Nikon D Vs G Lenses (Comparison And Which Is Better?)

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This article will give you a comparison between Nikon D Vs G Lenses. Nikon is a household name. Some of the top digital SLR cameras are made by them. In addition to the cameras themselves, the lenses you use are just as significant. Nikon’s D and G lenses are two of the various types of lenses available.

D and G lenses have different ages, which is the most significant distinction between the two types. Lenses marked D were designed for earlier SLR cameras that lacked specific functions, hence the designation. The G lenses were designed to work with SLR cameras with more advanced capabilities, such as those from Nikon and Canon.

Comparion Between Nikon D Vs G Lenses

The camera’s capacity to control the aperture is enhanced by G lenses. This feature is not available on cameras designed to use D lenses, therefore focusing must be done by hand with those cameras. Nikon introduced backward flexibility with their cameras and lenses to decrease the impact of new technologies on photographers.

Older D lenses can still be used with newer G-mount cameras. When using older D lenses, even with a modern camera, you will still need to manually adjust the focus. D lenses don’t have the aperture-changing devices required by a camera.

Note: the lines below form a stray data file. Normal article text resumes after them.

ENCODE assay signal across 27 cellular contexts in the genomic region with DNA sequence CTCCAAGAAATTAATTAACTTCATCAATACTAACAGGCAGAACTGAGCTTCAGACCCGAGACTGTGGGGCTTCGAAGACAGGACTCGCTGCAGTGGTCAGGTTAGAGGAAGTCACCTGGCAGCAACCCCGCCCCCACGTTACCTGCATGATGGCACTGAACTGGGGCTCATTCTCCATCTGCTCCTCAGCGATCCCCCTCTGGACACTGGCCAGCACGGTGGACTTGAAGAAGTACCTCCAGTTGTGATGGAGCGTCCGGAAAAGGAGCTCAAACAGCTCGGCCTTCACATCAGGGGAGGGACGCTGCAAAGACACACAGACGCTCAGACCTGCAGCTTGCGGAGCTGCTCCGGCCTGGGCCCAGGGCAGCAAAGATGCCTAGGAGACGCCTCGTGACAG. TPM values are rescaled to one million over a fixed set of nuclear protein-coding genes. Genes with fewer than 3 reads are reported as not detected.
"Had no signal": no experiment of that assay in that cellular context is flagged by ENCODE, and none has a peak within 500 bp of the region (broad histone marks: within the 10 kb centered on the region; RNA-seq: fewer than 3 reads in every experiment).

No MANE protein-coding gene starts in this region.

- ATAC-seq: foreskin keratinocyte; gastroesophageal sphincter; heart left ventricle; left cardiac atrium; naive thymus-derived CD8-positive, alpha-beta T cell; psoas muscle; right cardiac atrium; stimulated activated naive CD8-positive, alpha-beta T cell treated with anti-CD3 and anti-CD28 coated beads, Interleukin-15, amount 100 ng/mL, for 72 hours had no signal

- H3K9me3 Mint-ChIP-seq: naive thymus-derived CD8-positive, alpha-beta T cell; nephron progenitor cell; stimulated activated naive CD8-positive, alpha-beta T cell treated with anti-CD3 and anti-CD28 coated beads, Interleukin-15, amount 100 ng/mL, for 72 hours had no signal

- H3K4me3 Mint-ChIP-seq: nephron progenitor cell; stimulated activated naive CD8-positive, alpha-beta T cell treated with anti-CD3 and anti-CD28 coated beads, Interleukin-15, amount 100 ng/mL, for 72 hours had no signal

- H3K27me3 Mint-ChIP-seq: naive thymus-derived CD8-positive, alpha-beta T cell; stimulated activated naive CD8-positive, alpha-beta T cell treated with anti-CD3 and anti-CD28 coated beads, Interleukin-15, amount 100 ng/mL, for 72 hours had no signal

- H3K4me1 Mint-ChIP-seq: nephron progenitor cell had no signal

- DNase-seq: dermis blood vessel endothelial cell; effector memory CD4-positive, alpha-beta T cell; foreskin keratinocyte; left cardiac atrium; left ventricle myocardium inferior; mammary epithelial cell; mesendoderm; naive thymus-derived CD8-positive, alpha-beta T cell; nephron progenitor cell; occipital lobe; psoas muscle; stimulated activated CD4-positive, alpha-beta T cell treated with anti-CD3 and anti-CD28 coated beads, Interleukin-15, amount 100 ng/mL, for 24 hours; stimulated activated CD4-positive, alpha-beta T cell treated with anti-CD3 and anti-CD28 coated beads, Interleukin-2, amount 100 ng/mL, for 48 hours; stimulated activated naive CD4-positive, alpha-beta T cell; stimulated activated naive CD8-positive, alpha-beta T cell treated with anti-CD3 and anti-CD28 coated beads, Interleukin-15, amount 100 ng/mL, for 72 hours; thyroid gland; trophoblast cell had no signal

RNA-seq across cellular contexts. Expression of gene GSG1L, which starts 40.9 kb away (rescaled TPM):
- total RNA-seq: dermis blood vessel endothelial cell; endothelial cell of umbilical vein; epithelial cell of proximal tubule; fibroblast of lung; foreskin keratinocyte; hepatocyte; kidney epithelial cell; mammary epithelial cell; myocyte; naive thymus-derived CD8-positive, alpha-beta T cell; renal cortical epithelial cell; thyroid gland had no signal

Nikon D Vs G Lenses Comparison

Lenses Of The G-Type NIKKOR Type

To utilize a G-type lens, you must have a Nikon DSLR that has a command dial that lets you modify the lens’s aperture. Because G-type lenses transmit information about the distance between the subject and the camera to the camera, they are also known as D-type lenses.

Identifying a lens as a G-Type NIKKOR can be as simple as looking for the absence of an aperture ring. In this case, a G-Type lens is an example of a 24-120mm f/4G ED VR zoom. This version of the lens does not have an aperture ring, but the AF version has an aperture ring above the right.]

Len’s Of NIKKOR D-Type

Nikon DSLRs are equipped with 3D Color Matrix Metering (all versions), 3D Matrix Metering, 3D Multi-Sensor Balanced Fill-Flash, and i-TTL Balanced Fill-Flash subject-to-camera distance information from a D-type lens.

As a result, D-Type lenses can be used with both older Nikon SLR cameras that still allow manual aperture adjustment and more modern DSLR cameras, making it possible to manually control the aperture while recording D-Movies on higher-end models.

It is essential that the aperture control is locked at the smallest feasible aperture (usually denoted in orange) and that the aperture control is maintained through the camera’s control dial when used with a DSLR.

Lenses With AF-P (Auto Focus)

Some of the newest AF-P lenses, such as the VR (Vibration Reduction) and AF/MF modes can be changed in-camera menus. Switches on older lenses allow you to switch between manual focus mode and AF mode, as well as turn on and off vibration reduction (VR).

There are some Nikon DSLRs that can’t use AF-P lenses because the focus mode & VR are set in the camera menus and those that can require software updates so that the relevant menu items show up on the camera.

NIKKOR Lenses For E-Type Cameras